“Choose not to be harmed, and you won’t feel harmed. Don’t feel harmed, and you haven’t been.” – Marcus Aurelius, Meditations
How do you become happy? Is it a choice that you make, simply to take life as it comes, screw on your head straight, and just be happy? Or is happiness a by-product of success – an after “oh, well look at that, I’m happy” phenomenon? What does a consistently happy and peaceful person actually look like? Do I live among them? Is it even possible to be happy, consistently, given the day to day sufferings inherent to life – the fact that we get sick, break our bones and our hearts, all the while loved ones are dying around us, and in but a blink of the timescale of man, we too will soon join them death? School didn’t teach us how to become happy and well adjusted – it taught us to work – so where next does one look for these answers?
These are the sorts of “perennial questions” one asks themselves in the middle of an ego-filled existential crisis, particularly one which comes during one of life’s pivotal transition periods. As Carl Rogers mused in On Becoming A Person, “I cannot help but puzzle over the meaning of what I observe.” To ask the great philosophical questions – “What is my goal in life?” “What do I strive for?” “What is the meaning of my life?” – that’s just what I do. It’s just the way my brain is wired, so I play along, and try to ride out each crisis as it comes, and I hope to learn something along the way.
Continue reading How to do what you love, and why it’s so fucking hard.
It must be incredibly difficult to imagine the maddening reality of living with a mental illness for someone who has never experienced it first hand. We all feel blue from time to time, but few ever experience the debilitating inability to feel joy, constant fatigue, and mind-numbing impediment of thought accompanied by major depressive disorder. William Styron once described it as being attached to a bed of nails which one carries around wherever they go, and in my experience this is strikingly accurate.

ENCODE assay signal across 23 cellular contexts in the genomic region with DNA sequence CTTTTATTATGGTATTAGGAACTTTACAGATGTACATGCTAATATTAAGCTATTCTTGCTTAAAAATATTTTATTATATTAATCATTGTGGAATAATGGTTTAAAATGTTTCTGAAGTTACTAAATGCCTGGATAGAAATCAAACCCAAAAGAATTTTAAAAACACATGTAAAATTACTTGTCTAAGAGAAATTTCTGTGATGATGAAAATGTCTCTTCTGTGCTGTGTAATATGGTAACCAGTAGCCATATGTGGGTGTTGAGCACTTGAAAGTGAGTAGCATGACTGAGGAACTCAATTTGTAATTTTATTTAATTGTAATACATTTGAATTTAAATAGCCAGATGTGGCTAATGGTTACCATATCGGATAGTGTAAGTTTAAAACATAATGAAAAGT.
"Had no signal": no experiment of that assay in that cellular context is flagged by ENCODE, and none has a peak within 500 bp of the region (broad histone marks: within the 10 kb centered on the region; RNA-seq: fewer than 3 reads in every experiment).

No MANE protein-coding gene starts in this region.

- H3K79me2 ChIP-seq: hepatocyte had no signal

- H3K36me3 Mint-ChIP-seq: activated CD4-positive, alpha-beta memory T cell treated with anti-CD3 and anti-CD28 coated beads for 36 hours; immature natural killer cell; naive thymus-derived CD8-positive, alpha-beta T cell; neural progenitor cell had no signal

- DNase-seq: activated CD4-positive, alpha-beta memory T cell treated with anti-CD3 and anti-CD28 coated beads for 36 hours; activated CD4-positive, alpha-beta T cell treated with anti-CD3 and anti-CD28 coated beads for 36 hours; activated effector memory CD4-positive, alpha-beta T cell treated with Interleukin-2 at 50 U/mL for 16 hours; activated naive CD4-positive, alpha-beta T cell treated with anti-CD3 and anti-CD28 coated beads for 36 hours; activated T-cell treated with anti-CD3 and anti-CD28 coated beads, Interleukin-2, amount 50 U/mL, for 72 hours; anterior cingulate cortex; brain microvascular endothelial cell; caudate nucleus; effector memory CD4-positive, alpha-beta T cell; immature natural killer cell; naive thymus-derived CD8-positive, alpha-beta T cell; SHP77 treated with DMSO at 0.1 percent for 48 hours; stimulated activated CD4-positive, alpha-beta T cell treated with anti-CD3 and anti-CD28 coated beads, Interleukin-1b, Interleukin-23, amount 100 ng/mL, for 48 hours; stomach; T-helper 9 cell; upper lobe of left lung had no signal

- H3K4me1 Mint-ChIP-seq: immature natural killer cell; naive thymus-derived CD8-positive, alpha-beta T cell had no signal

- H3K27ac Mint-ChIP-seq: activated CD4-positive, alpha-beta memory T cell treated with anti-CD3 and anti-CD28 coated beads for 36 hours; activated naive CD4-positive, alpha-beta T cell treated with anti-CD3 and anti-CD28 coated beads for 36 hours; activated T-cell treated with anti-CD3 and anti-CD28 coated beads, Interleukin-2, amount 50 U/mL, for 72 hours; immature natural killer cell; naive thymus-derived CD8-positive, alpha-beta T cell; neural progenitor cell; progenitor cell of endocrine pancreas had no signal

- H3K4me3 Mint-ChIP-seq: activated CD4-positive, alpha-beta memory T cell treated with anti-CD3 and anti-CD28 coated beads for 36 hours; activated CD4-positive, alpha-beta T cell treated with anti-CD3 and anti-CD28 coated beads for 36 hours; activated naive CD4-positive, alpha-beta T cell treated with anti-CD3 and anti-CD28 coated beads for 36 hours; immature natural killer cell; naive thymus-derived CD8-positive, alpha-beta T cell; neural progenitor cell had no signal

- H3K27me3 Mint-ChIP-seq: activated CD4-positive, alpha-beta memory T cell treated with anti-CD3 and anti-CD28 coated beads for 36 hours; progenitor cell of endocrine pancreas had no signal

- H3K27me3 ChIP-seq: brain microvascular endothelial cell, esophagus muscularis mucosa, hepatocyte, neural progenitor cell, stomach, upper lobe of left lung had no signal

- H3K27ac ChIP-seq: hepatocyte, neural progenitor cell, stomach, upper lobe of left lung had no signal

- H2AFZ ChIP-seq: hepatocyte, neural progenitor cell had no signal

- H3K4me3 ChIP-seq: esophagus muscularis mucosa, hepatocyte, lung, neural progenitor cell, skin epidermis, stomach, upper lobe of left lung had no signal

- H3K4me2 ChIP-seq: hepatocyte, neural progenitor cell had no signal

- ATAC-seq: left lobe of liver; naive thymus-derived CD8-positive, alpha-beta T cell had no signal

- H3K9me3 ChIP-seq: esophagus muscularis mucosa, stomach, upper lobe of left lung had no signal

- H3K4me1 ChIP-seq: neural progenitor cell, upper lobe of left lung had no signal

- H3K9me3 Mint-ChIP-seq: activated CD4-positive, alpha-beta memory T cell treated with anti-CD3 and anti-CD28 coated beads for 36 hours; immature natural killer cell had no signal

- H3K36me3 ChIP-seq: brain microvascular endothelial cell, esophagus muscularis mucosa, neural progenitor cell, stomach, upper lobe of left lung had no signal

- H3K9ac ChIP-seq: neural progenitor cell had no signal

Yet for all its unpleasantness the noonday demon seems to pose an evolutionary paradox. Darwin’s legacy was that evolutionary pressures shape not only our physical characteristics but our mental and behavioural processes as well. This being the case, how is it that an illness characterized by a myriad of symptoms so obviously detrimental to evolutionary fitness – decreased cognitive function, a loss of interest in sex, socializing, and exercise, not to mention suicide – has persisted?
Not only has depression not been wiped out through the course of natural selection, it is now – and I believe rightly so – considered an epidemic. The global burden of depression is soaring; the latest estimates by the World Health Organization place the global prevalence of depression at three hundred and fifty million worldwide , and in the last forty five years alone the annual rate of suicide has increased by sixty percent . Despite our best efforts in the development of behavioural therapy, pharmacological treatment, and psychological theory the depression epidemic shows no signs of letting up. We are losing the fight against depression.
Continue reading Evolutionary Psychology Offers A Fresh Perspective On Depression
“Conscious experience is at once the most familiar thing in the world and the most mysterious. There is nothing we know about more directly than consciousness, but it is far from clear how to reconcile it with everything else we know.”
– David J. Chalmers